At the U.S. Law Center, we understand that as a foreign national working in a religious occupation, you may have been given the opportunity to work in the United States temporarily for a church-owned organization here in Riverside or Orange County. U.S. Citizenship and Immigration Services provides the R-1 work visa specifically for this purpose and we have helped many people like you.
When you have a family member who wants to move to the United States permanently and plans to live with you in Corona, CA, you can become that person’s sponsor under certain conditions. To become a sponsor, U.S. Citizenship and Immigration Services requires you to sign an affidavit of support. This document states that you will be financially responsible for your family member until that person becomes a citizen or works in the country for 40 quarters of work, which typically takes about 10 years.
It is usually difficult and challenging to go through the immigration law process to become a United States citizen. After moving to Corona, you may face numerous social and economic barriers that may make this time even more difficult. Many of those born in America do not realize the difficulties that immigrants face on a daily basis.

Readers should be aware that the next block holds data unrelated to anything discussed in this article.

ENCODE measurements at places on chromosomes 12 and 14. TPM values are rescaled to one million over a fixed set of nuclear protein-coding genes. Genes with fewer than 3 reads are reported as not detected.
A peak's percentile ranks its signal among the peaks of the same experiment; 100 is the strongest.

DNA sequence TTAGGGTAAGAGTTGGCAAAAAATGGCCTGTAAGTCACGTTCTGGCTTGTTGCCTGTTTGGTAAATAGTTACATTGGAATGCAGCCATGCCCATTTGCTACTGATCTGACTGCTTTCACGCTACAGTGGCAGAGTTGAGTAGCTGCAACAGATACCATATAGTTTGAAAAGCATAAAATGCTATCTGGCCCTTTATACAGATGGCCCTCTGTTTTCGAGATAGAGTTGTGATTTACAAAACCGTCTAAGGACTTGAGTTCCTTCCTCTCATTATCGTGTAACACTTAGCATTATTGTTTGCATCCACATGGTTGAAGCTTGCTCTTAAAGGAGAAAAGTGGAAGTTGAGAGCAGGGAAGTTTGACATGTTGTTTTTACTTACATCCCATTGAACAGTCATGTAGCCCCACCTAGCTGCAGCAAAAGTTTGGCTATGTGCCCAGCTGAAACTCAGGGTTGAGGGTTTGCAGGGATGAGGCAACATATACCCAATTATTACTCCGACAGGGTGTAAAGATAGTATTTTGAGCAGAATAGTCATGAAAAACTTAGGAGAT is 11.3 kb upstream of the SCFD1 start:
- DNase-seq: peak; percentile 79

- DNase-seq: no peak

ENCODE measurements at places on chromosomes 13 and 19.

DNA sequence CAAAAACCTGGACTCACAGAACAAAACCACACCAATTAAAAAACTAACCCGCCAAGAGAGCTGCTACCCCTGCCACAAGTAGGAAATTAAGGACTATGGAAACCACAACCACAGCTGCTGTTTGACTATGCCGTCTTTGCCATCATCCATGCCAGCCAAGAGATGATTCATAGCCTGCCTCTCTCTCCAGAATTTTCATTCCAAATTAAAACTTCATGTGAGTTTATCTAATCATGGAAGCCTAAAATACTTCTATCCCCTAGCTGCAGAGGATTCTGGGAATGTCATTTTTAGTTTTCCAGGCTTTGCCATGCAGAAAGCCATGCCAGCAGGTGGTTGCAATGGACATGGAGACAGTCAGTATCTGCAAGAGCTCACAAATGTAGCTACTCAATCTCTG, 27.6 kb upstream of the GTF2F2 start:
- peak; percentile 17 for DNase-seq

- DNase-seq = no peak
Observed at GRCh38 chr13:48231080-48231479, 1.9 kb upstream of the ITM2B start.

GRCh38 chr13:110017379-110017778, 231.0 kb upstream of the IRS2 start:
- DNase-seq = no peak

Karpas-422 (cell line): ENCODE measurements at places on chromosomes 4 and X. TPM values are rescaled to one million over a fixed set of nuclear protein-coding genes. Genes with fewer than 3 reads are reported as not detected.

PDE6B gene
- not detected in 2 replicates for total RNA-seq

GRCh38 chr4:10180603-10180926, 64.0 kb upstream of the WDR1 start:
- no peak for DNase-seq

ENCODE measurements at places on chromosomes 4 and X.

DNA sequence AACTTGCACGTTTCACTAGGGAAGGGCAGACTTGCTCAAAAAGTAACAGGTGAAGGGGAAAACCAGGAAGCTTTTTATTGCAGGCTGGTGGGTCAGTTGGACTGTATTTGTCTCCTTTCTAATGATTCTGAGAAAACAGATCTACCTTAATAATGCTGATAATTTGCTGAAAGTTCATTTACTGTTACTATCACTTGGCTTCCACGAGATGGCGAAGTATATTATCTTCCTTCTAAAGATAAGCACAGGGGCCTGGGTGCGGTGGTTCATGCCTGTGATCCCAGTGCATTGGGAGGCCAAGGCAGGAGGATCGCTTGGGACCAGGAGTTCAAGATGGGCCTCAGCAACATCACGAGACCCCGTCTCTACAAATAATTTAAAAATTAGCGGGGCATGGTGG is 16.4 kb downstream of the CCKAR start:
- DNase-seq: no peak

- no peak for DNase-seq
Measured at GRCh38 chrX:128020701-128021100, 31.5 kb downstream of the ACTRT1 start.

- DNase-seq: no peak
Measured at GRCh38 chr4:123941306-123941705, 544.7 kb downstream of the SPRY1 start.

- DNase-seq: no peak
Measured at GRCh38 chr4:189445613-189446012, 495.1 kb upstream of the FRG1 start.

The family member of a U.S. citizen in California who is in the country illegally must travel abroad to complete the immigrant visa process at the U.S. embassy or consulate of their home country. This process can cause a separation of years. Since March 2013, the U.S. Citizenship and Immigration Services have allowed certain people to apply for provisional unlawful presence waivers while they fulfill the requirements for immigrant visas abroad. If approved, this waiver significantly shortens the time that they must be away from their families.
According to U.S. Immigration law, the federal government has sole authority to prescribe rules determining which aliens may enter the country and which may be removed. Federal government agencies such as the Immigration and Customs Enforcement are responsible for enforcing civil immigration laws. However, state and local law enforcement in California are authorized to enforce criminal immigration laws, including illegal entry or re-entry, or a failure to depart when there is an order of removal.